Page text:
In the Bobby Dazzler Newsletter* #78 (December 2016), I wrote a review of Bruce Pascoe’s book “Dark Emu”. In it, Pascoe describes how Aboriginal people, despite common perceptions to the contrary, did build houses, did build dams, did sow, irrigate and till the land, did alter the course of rivers, did sew their clothes, and did construct a system of pan-continental government that generated peace and prosperity.
I went on to say that I was taught at school that aboriginal people were hunter-gatherers, naked nomads who were most of the time on “walkabout”, who didn’t build “proper” houses, etc. And I’m sure the words “primitive” and “uncivilised” came into it somewhere. It suited my British forebears to regard the country as “terra nullius” – “nobody’s land” – and thus legitimise their claiming of the country as a British possession, just waiting to be occupied and put to some worthwhile use by “civilised” people.
In British common law, terra nullius referred to land which had been neither occupied nor otherwise utilised for a certain period of time, and a court could assign or change ownership of that land to a suitable applicant. An article about the term terra nullius and its use in Australia can be found here.
In 1992, the Mabo case handed down by the High Court of Australia was a landmark case recognising native title in Australia for the first time. The Wikipedia article on “Mabo v Queensland (No. 2)” says that “The High Court held that the doctrine of terra nullius, which imported all laws of England to a new land, did not apply in circumstances where there were already inhabitants present – even if those inhabitants had been regarded at the time as “uncivilized”.
However, a letter from Newsletter reader Rob French tells of an occasion when he was lecturing students at the University of New England in Armidale, and had invited a surveyor to be a guest lecturer on the legalities of land ownership in Australia. The surveyor told the story of “a Tasmanian farmer who had asked his neighbour across the road if he could graze his cows on a triangle of his neighbour’s land which he wasn’t using. ‘Sure’ was the reply, so that’s what happened. I can’t remember how or why, but I suspect that the grazier, as part of the grazing deal, paid the small taxes and rates on behalf of the owner. Quite a fair deal, wouldn’t you think? But one day the grazier turned up to the Tasmanian Lands Department and said ‘I have been producing from that land for over the required number of years and I have been paying the rates and taxes as an obedient servant of the Crown, so gimme.’ And he got the land, much to the chagrin of the former owner. He had used terra nullius to dud an honest farmer out of his land!”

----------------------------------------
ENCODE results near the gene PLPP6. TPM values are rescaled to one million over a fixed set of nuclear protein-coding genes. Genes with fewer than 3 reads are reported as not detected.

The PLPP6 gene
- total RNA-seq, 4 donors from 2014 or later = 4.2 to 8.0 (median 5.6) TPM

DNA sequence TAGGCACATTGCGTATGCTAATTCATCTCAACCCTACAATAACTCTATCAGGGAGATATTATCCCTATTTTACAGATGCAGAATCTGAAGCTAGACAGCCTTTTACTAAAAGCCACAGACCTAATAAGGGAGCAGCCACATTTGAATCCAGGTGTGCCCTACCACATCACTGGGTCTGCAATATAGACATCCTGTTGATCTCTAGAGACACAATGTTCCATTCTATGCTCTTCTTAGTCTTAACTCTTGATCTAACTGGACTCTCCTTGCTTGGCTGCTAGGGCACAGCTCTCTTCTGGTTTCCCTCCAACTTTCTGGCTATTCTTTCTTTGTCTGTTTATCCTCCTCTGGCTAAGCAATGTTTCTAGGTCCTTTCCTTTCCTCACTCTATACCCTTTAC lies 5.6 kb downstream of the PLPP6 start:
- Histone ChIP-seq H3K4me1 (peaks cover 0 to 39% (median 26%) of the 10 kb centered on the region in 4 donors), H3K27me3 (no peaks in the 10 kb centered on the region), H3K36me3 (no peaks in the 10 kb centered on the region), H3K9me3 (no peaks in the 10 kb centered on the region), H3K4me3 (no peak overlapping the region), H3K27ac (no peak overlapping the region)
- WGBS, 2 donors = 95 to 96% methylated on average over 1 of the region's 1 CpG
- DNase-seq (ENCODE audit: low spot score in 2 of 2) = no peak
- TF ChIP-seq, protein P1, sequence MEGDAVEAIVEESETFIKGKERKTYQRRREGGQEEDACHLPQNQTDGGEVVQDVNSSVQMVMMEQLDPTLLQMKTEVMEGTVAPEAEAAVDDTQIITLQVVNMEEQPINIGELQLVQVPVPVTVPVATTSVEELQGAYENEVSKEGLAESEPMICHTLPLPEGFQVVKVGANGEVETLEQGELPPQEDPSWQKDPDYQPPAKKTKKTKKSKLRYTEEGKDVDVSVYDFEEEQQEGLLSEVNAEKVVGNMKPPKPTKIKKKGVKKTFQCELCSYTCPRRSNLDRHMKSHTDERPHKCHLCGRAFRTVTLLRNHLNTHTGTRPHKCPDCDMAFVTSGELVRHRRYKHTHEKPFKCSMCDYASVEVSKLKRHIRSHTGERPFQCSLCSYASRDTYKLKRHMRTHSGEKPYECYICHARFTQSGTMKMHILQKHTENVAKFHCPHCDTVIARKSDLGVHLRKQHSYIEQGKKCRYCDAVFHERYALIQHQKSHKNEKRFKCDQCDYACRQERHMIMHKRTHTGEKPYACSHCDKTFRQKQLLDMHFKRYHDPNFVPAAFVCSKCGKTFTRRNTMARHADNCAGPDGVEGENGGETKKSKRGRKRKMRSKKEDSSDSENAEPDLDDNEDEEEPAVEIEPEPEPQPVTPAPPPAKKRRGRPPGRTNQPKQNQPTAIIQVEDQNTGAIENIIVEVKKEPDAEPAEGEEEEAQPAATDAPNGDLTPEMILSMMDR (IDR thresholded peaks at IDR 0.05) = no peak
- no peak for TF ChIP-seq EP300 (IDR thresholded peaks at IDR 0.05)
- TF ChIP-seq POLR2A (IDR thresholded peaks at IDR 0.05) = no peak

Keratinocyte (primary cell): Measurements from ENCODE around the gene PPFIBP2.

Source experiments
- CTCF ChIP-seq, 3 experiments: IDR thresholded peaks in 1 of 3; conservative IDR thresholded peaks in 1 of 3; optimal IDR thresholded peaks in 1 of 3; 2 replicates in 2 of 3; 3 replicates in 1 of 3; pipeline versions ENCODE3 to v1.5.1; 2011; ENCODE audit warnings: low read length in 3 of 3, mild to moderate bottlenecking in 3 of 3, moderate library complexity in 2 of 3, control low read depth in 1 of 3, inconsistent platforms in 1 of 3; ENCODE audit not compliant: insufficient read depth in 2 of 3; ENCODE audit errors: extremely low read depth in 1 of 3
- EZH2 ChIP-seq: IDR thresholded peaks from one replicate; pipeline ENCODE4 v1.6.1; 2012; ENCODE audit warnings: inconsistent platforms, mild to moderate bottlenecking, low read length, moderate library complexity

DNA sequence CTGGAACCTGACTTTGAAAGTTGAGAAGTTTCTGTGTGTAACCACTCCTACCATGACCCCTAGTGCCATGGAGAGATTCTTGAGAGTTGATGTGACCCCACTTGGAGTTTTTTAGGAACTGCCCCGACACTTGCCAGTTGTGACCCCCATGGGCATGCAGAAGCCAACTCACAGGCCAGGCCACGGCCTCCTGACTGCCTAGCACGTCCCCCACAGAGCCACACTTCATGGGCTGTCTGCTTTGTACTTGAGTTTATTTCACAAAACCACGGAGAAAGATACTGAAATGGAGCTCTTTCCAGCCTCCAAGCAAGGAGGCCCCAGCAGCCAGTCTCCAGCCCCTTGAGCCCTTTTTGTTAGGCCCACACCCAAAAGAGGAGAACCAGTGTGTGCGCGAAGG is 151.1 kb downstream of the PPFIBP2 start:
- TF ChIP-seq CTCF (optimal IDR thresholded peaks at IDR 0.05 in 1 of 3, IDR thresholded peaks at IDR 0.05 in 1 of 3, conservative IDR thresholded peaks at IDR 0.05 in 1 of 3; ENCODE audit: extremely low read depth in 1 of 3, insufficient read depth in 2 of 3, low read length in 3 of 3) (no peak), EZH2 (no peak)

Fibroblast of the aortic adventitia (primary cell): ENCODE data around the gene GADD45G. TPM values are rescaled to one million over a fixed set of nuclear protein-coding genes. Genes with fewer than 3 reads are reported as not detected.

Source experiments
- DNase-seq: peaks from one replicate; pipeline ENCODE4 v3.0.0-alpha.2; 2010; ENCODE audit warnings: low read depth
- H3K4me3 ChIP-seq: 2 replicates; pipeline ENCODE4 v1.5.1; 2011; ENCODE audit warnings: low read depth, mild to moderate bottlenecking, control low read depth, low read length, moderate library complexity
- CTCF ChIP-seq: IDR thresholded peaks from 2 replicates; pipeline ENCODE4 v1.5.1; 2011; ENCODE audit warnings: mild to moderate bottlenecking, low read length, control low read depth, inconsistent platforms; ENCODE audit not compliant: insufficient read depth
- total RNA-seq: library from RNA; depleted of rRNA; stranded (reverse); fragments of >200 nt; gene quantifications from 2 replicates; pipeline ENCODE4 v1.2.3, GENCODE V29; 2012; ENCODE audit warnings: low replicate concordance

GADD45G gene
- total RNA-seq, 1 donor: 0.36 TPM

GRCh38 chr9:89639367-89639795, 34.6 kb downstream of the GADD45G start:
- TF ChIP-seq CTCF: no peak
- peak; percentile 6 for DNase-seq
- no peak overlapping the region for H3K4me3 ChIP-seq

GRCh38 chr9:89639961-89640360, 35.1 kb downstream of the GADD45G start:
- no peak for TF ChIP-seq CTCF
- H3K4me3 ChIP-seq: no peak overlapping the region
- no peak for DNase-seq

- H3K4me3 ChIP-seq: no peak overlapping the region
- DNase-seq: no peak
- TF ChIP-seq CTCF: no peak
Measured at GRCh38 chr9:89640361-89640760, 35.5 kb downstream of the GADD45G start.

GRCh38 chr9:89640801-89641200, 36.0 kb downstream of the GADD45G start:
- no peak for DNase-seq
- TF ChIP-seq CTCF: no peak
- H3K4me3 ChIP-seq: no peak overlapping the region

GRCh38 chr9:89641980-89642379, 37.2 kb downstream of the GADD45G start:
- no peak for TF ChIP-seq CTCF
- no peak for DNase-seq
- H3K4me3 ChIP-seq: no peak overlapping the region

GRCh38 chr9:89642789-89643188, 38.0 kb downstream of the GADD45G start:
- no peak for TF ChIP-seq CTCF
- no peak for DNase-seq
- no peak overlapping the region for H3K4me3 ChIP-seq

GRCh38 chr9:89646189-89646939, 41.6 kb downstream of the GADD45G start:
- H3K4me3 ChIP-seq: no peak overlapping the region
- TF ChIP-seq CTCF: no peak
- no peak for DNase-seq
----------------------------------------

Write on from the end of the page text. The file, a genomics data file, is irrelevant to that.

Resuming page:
The story continued that “It was the same terra nullius law that got Eddie Mabo his island back. While a terra nullius appeal was unique and frightening to the Queensland Government, the ten years of slowly grinding wheels of English-type law finally found in favour of the appellants. Why? Hidden amongst all the fluff and legal jargon and ideas of native title was the fundamental that, although the ownership of Murray (Mer) Island had been legally assumed by the Crown in the 18th or 19th century on the basis of terra nullius, it was shown in court that no Queensland Government development work had taken place for more than enough years for it to become terra nullius once again. That is, anybody could claim possession of the island, and Eddie Mabo did just that. Not a lease or aboriginal title but straight-up ownership. So if it hadn’t been for the terra nullius doctrine, Eddie Mabo’s mob would NOT have gained title to their island and would have had to negotiate some lease agreement or other form of title.”
Rob French concludes: “This info might start a stimulating discussion around a campfire, especially if you have a lawyer involved. If you look at websites, they usually say the common law doctrine of terra nullius was overturned. It looks like it was overturned to the untrained legal eye because ownership was returned to the Torres Strait Islander. My information is that, on the contrary, it was upheld.”
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PS: A reader sent a comment about the tone of this article, and my reason for writing it, and I have responded to that in my own comment. To see the comments, just click on “Comments” below.